I need Lebanon Levi as a language tutor…

Last Saturday, as I dropped off my artworks and entries at the New York State Fair in Syracuse, I planned for a “driving break” at some point on my way home.  I didn’t feel like stopping at Turning Stone Casino (Exit 33) or Hamilton College (Exits 32 or 31), but by Exit 29 I was feeling kinda wiped.

And sure enough … three miles before I arrived at Exit 29, I saw what appeared to be, in the distance, a huge antique / salvage store.  I need to visit this.  A few miles later, I picked up Exit 29, then drove back to that location – in the little hamlet of Fort Plain.

And after going through the antique / salvage store – there were plenty of items there, maybe a second trip someday will be beneficial – I saw a little country store / delicatessen across the street from the salvage building.  Well, I’m in the area, may as well pick up some food for the trip home.

And as I arrived inside … I noticed that the country store would only remain open until 2:00 p.m. on Saturday, and would be closed on Sunday.  I had at least a half hour for shopping.

Baking goods, noodles, pies, scrapple … yes, scrapple.  Because, as I immediately discovered, this was an Amish foods store.  And there was a woman at the cash register – yep, she had the bonnet and the blue frock.

Okay, Chuck, buy your groceries… and try to remember.  How do you say “hello” in Pennsylvania Dutch?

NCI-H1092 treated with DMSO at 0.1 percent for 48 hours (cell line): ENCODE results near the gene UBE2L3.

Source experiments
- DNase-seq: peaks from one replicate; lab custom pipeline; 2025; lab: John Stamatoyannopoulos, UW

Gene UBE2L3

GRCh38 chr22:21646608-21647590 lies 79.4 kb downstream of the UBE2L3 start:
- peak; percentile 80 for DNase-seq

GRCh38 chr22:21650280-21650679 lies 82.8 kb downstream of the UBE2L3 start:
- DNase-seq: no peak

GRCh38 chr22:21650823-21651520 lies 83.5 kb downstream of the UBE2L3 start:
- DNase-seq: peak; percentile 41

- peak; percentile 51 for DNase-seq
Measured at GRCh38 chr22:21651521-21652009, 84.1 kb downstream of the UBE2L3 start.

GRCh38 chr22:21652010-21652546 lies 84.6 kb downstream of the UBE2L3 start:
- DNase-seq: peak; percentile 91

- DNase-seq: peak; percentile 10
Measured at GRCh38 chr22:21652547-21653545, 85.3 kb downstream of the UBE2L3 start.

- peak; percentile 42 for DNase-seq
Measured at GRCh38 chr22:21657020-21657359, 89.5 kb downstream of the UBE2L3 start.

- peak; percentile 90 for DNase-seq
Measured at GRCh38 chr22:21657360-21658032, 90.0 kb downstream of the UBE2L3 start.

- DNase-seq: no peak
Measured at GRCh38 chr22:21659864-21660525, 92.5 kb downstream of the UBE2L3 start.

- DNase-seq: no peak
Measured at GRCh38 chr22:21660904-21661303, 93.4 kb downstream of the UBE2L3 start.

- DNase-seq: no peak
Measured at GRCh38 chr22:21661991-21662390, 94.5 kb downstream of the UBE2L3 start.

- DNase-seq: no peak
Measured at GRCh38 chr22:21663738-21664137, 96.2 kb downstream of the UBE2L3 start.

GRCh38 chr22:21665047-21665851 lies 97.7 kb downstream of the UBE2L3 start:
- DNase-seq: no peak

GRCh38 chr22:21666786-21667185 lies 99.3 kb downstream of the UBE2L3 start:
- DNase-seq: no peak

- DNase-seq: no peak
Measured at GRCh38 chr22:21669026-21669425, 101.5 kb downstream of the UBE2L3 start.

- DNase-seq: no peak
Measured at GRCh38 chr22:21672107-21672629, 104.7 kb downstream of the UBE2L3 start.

See, I have this thing about me.  If I eat at a Chinese restaurant, I will at least greet the cashier with “Ni Hao,” which is about the only Chinese I can recall.  And if I believe that the shop owner is of the Islamic faith, I will greet them with “As-Salam-u-Alaikum,” which is essentially, “May peace be upon you.”  Again, it’s about the only words I can clearly say in that language.  It’s not to be a big shot or a show-off; it’s to show respect for the culture and legacy.  At least learn a few words.

But I know that at one point in time, I did learn how to say hello in Pennsylvania Dutch.  And so help me, it was because the lesson came because I watched a certain fake “reality TV” show…

Yeah.  You know… that one.

So I’m standing in the checkout aisle with some scrapple, some noodles, a couple of cans of diet cola…

And I can’t remember how to say hello in Pennsylvania Dutch.

Dang it.  I think it’s “Wee bistch glu” or something…

I’m at the register.  And I timidly blurt out to the cashier … “Wee bist gloo.”

And … yep … she laughed.

Was it a laugh of joy?  No.  It was a laugh of “Miller, you mangled an opening greeting to another culture, to the point where you probably said to her, ‘Hello, I have donkey brains.'”

Man, it’s like trying to order food at a Tim Hortons in St-Liboire, Quebec all over again.

“I got it wrong?”  I sheepishly asked.  “I didn’t say something dirty by accident, did I?”

“You were close,” she smiled, as she itemized my purchases.  “Say this with me.  Wie bischt du?”

Wie bischt glu?

Wie bischt du.  It means, ‘How are things going?'”

Wie bischt du.  Okay, I can do this.  Thanks.”

And after we completed the new purchasing tradition of putting the chip-enabled credit card in the chip-reader – and her telling me that the chip-reader doesn’t work yet, so I needed to swipe my credit card through – I had made my purchases and was on my way.

Okay.  Next time I go to this store.  It’s Wie bischt du.  Memorize those words, Miller.  Show that you have respect for the language of another culture.

Trying is not good enough.

Succeeding is the true path to enlightenment.

And whatever you do… do NOT tell them that you were involved, in any way, shape or form, with this old TV show.  EVER.